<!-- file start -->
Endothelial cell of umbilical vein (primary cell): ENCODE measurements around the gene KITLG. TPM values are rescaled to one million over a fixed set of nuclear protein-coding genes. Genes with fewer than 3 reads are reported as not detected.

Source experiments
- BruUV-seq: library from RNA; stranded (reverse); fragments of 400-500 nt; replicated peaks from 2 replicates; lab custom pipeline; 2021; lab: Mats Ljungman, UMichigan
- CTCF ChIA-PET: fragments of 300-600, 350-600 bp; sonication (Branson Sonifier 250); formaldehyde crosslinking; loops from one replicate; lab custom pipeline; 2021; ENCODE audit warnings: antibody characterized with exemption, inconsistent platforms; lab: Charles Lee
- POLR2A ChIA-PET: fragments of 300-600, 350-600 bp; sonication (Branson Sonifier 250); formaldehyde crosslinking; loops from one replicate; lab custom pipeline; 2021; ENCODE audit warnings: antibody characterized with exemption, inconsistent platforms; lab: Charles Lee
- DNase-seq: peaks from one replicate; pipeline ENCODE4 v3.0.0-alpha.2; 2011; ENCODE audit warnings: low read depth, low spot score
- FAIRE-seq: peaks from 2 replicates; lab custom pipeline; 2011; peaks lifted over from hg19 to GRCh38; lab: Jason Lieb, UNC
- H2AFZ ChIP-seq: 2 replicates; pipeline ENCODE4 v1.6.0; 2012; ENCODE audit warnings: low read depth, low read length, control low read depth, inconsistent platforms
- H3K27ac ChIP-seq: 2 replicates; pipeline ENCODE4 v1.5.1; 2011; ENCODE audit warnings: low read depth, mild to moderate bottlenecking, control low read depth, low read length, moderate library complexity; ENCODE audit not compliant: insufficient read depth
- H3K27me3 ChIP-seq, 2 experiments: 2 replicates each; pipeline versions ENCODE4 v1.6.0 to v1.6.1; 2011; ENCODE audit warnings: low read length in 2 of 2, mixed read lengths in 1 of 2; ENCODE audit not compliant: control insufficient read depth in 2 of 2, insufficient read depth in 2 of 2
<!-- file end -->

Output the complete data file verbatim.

Endothelial cell of umbilical vein (primary cell): ENCODE measurements around the gene KITLG. TPM values are rescaled to one million over a fixed set of nuclear protein-coding genes. Genes with fewer than 3 reads are reported as not detected.

Source experiments
- BruUV-seq: library from RNA; stranded (reverse); fragments of 400-500 nt; replicated peaks from 2 replicates; lab custom pipeline; 2021; lab: Mats Ljungman, UMichigan
- CTCF ChIA-PET: fragments of 300-600, 350-600 bp; sonication (Branson Sonifier 250); formaldehyde crosslinking; loops from one replicate; lab custom pipeline; 2021; ENCODE audit warnings: antibody characterized with exemption, inconsistent platforms; lab: Charles Lee
- POLR2A ChIA-PET: fragments of 300-600, 350-600 bp; sonication (Branson Sonifier 250); formaldehyde crosslinking; loops from one replicate; lab custom pipeline; 2021; ENCODE audit warnings: antibody characterized with exemption, inconsistent platforms; lab: Charles Lee
- DNase-seq: peaks from one replicate; pipeline ENCODE4 v3.0.0-alpha.2; 2011; ENCODE audit warnings: low read depth, low spot score
- FAIRE-seq: peaks from 2 replicates; lab custom pipeline; 2011; peaks lifted over from hg19 to GRCh38; lab: Jason Lieb, UNC
- H2AFZ ChIP-seq: 2 replicates; pipeline ENCODE4 v1.6.0; 2012; ENCODE audit warnings: low read depth, low read length, control low read depth, inconsistent platforms
- H3K27ac ChIP-seq: 2 replicates; pipeline ENCODE4 v1.5.1; 2011; ENCODE audit warnings: low read depth, mild to moderate bottlenecking, control low read depth, low read length, moderate library complexity; ENCODE audit not compliant: insufficient read depth
- H3K27me3 ChIP-seq, 2 experiments: 2 replicates each; pipeline versions ENCODE4 v1.6.0 to v1.6.1; 2011; ENCODE audit warnings: low read length in 2 of 2, mixed read lengths in 1 of 2; ENCODE audit not compliant: control insufficient read depth in 2 of 2, insufficient read depth in 2 of 2